October 8th, 2006.
At 100 days old, my family decided it was the right time to choose my career path for life. They laid out a red tablecloth on the wooden floors of our apartment alongside some miscellaneous academic-related items: a calculator, a stethoscope, an empty bottle of pills, a phone, and a book. After enticing me with some buns from the Cantonese bakery next door, my family watched as I unsurprisingly picked up the only non-STEM related item—the book. The years that followed were filled with many books and stories, but learning to love writing wasn’t immediate.
As I entered the later years of elementary and middle school, where homework and YouTube took over, my love for reading gradually faded. The literary world seemed to grow more distant as years went on—a faraway fantasy to ever get published in a journal, let alone write for one. I’d still occasionally pick up a book from time to time, but I found it challenging to motivate myself to engage in reading and writing beyond school requirements, especially when everything felt so distant and closed off.
Outside the online literary community, it’s easy to view it as elite and inaccessible, and that shouldn’t be surprising. We view writers, poets, and authors as starving artists—you either make it or you don’t. That’s what makes the literary community seem very intimidating and cutthroat.
Becoming involved in the literary scene is still difficult, but that’s slowly changing with the increased presence and activity of literary communities on Twitter. They can be crucial to growth as a writer, providing an encouraging and motivating circle of friends to help better your craft. For me, lit Twitter has broadened my perspectives and understanding of creative writing, allowing me to meet exceptionally talented writers. That’s the reason I get to have this article in a literary magazine right now. In the same way I find myself overjoyed to know so many excellent writers, I still struggle to call myself one. Many writers with clout on twitter have written from the day they could form a sentence or pick up a pen, with years of experience crafting stories that meet the literary world’s standards.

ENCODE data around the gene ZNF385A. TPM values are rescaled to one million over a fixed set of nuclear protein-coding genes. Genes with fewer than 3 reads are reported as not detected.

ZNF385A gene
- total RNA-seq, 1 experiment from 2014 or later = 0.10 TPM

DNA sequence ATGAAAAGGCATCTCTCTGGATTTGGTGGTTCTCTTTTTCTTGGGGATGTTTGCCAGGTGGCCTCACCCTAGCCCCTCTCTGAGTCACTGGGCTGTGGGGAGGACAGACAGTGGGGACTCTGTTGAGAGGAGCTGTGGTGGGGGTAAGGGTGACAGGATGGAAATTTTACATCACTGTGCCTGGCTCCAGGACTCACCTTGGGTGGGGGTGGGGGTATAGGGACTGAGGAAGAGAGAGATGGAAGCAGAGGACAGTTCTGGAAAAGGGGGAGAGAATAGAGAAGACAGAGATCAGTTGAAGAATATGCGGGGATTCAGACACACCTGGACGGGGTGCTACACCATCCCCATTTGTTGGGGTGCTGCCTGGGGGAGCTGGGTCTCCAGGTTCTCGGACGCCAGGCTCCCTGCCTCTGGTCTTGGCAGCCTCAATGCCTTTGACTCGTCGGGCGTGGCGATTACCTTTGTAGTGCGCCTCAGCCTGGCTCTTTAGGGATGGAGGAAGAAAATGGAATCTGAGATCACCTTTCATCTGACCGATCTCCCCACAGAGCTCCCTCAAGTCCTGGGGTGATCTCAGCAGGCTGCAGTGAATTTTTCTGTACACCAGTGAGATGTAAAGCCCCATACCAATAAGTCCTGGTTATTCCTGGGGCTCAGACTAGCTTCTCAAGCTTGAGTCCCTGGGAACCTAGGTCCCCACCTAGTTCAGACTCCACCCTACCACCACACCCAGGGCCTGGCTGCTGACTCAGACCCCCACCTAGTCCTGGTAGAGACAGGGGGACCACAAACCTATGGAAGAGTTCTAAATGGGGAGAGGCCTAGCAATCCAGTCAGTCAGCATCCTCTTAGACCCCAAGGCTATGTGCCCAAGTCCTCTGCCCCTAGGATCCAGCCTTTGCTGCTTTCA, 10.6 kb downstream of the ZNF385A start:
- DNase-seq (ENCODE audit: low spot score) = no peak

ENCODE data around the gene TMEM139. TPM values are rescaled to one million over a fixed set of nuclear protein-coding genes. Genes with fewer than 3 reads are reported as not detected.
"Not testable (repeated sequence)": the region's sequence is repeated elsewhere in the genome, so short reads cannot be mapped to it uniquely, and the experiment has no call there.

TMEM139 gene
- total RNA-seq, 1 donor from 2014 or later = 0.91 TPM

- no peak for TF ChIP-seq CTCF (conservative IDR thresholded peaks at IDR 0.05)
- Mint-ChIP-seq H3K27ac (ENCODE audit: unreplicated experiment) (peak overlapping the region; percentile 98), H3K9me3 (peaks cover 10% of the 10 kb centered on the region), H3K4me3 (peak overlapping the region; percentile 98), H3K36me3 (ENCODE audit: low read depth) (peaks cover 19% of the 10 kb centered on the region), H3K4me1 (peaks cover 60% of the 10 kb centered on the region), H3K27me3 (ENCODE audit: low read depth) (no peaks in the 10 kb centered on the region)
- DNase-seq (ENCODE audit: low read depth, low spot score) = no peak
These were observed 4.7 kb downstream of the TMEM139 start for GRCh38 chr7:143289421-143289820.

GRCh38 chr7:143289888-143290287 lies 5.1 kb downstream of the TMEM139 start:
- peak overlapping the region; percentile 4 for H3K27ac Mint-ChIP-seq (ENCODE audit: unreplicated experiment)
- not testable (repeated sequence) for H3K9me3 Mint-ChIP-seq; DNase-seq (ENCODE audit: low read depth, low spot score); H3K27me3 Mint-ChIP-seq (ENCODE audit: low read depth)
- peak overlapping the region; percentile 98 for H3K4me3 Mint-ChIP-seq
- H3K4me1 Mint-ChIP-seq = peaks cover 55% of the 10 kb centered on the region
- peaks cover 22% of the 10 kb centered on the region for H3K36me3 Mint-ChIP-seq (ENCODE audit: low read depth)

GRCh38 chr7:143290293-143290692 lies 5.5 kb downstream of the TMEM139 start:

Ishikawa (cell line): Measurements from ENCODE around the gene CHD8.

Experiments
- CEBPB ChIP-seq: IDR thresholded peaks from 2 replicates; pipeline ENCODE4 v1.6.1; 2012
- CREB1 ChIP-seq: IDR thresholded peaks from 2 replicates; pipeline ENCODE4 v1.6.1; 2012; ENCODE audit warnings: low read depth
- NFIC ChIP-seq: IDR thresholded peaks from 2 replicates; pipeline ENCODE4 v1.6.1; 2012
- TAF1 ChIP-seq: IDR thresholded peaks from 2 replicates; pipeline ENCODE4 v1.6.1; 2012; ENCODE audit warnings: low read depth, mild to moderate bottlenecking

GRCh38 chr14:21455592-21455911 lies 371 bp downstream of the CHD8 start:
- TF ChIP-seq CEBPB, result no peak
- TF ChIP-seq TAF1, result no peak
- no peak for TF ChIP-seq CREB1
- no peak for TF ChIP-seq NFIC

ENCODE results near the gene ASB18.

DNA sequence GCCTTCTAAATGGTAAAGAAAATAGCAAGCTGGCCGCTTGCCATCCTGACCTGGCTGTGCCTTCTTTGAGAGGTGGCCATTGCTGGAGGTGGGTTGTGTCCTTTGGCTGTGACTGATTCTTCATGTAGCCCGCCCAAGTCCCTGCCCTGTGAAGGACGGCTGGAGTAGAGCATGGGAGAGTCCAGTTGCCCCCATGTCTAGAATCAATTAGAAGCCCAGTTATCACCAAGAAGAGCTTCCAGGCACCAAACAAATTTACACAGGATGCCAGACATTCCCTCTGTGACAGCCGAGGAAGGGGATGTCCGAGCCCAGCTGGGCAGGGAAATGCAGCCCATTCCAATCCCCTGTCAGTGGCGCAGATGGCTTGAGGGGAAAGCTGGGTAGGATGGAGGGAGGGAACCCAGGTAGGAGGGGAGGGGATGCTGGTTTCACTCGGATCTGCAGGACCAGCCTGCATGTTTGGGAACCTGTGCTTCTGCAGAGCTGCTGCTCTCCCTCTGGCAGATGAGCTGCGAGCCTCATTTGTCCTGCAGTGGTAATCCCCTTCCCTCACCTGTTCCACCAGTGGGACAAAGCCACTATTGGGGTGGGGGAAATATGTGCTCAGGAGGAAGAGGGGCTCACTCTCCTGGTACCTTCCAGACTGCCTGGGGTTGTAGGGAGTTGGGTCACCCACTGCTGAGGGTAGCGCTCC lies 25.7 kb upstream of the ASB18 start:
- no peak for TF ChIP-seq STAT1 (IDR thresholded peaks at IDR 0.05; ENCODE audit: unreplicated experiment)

Still, I’m about as inexperienced as you’ll find in the lit space: one published piece of poetry and prose each, a couple of years of writing, and the occasional article for my elementary school newspaper. I stumbled across the writing community after being sent a link to a lit mag with an open call, and it’s brought me closer to writing with a more driven purpose.
What was most impressive about the twitter writing community to me was the diversity within it. I first joined twitter expecting to find a space dominated by the most prolific authors and writers. What I didn’t expect was the diversity of voices who all had a large presence within the community.
Outside the literary community, it’s still usually the most prominent authors and writers who are heard beyond the writing twitter circle. Those writers are usually high-middle class, and either aren’t from marginalized groups or are forced to write ‘diaspora poetry’, meaning that those who don’t conform are forced to find a way to have their opinions voiced. We should undoubtedly be proud of who we are, but we shouldn’t have to use our identity as a means to be heard. We ask marginalized communities to use their identity to gain traction on twitter and to validate whiteness to not be overshadowed by the writing elite.